With Nawaz’ back to the wall, Imran thinks his moment to strike at his adversary has arrived. So he’s threatening to use ‘other’ methods to bring the government to heel and has served notice to lead a ‘Long March’ from Lahore to Islamabad on August 14, Pakistan’s Independence Day. Howsoever Nawaz’ gutless cronies may decry Imran’s popularity ratings as bogus and ‘engineered’ the government has apparently been rocked by the gauntlet Imran has thrown their way.
In what could only be described as a knee-jerk reaction to Imran’s challenge, Islamabad’s security has been handed over to the army for three months. This is the same army Nawaz was so reluctant to send into the troubled tribal belt of the country where the blood-thirsty Taliban have been ruling the roost for so long. He finally agreed to a full military campaign against the terrorists under intense pressure from GHQ.
Imran’s mounting of a popular backlash against Nawaz’ cavalier rule has so unnerved the ‘Lion of Punjab’ (the epithet conferred on him by his acolytes) that he has quickly mended his fences with the GHQ generals whom he had been striving hard to subdue and hold accountable to his authority.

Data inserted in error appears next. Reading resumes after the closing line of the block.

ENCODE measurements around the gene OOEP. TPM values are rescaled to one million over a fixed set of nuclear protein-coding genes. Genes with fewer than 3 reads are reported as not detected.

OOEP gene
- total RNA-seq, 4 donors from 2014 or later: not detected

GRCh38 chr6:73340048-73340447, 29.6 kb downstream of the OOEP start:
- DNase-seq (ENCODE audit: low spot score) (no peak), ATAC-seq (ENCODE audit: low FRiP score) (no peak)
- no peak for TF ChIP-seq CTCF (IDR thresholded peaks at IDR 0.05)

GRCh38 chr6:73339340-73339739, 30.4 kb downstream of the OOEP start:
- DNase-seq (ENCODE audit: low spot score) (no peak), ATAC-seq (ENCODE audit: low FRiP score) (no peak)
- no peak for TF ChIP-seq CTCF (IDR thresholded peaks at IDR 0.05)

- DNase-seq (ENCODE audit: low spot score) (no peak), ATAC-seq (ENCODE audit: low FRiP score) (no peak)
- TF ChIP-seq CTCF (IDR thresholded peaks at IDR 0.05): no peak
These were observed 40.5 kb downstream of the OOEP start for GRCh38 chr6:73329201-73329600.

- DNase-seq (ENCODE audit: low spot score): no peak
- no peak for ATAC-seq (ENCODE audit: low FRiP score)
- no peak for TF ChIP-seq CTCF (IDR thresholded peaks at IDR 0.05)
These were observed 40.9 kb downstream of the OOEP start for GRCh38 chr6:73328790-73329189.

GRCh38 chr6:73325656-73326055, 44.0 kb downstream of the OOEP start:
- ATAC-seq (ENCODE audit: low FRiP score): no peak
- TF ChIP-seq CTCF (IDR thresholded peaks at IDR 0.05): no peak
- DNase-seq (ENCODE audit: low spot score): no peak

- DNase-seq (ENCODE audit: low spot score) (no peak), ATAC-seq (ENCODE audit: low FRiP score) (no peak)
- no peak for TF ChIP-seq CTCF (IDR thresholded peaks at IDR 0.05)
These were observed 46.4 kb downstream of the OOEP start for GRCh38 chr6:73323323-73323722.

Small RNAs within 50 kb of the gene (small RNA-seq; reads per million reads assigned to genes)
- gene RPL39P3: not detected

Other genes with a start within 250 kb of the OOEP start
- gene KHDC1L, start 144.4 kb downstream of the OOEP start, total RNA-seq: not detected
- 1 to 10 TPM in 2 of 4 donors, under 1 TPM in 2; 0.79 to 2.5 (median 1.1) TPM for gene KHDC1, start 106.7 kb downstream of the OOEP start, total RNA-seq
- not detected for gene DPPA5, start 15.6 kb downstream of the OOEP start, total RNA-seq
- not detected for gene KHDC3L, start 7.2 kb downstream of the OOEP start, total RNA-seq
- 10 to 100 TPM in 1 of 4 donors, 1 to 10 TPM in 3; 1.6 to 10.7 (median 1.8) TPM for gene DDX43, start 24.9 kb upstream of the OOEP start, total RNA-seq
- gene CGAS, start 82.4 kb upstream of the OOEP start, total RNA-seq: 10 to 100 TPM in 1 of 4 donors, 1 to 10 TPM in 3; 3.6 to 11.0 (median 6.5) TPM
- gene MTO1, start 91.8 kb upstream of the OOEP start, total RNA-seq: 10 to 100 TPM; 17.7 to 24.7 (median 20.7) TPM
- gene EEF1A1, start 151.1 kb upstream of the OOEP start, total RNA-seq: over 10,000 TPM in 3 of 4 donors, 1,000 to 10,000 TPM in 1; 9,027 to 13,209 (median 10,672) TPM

Nawaz’ closest cohorts and cronies now concede that the military’s privileged status as co-equal with the civilian authority remains intact and undiminished — a unique feature of the Pakistani democracy paradigm. So much for the claim that Nawaz was determined to champion the prerogative of civilian supremacy in a democratic dispensation; Pakistan’s democracy has a different calling.
Faced with a popular backlash a resolute leader would have stood his ground and faced the challenge in its eye; but not Nawaz.
Taking cover under the pious call of religion, Nawaz has fled to Saudi Arabia for as much as ten days to meditate and expiate for his ‘sins’ at Islam’s two holiest shrines in Mecca and Medina. Of course, all Pakistani leaders since General Ziaul Haq have found it convenient to retire to Saudi Arabia, on pilgrimage, in the month of Ramadan. They may have believed in the efficacy of this ‘piety- anti-dote- to problems’ as handy refuge. But leaving the country for ten long days in the teeth of a mounting crisis — or a jumble of crises — takes some special streak of lunacy. Nawaz seems poised to prove right Marx’ dictum of religion being opium.
It isn’t a secret to Pakistanis that Nawaz has his mentors aplenty among the ruling princes of Saudi Arabia, where he spent his long years of exile. He runs to them for solace and advice every now and then. But it boggles imagination to think of a supposedly democratic leader running to mentors who have, if not outright loathing for democracy, then most certainly no traditions or moorings of it in their own culture.
Not to be left behind, Asif Ali Zardari, upstaged by Nawaz last year, has run to his own mentors in Washington. Zardari may have now sniffed an opportunity for himself to bounce back because of the tussle between Nawaz and Imran. Politicians in Pakistan have mastered the art of beseeching their overseas mentors and masters. That makes its democracy so weird and bewildering.
Karamatullah K Ghori is a former Pakistani diplomat.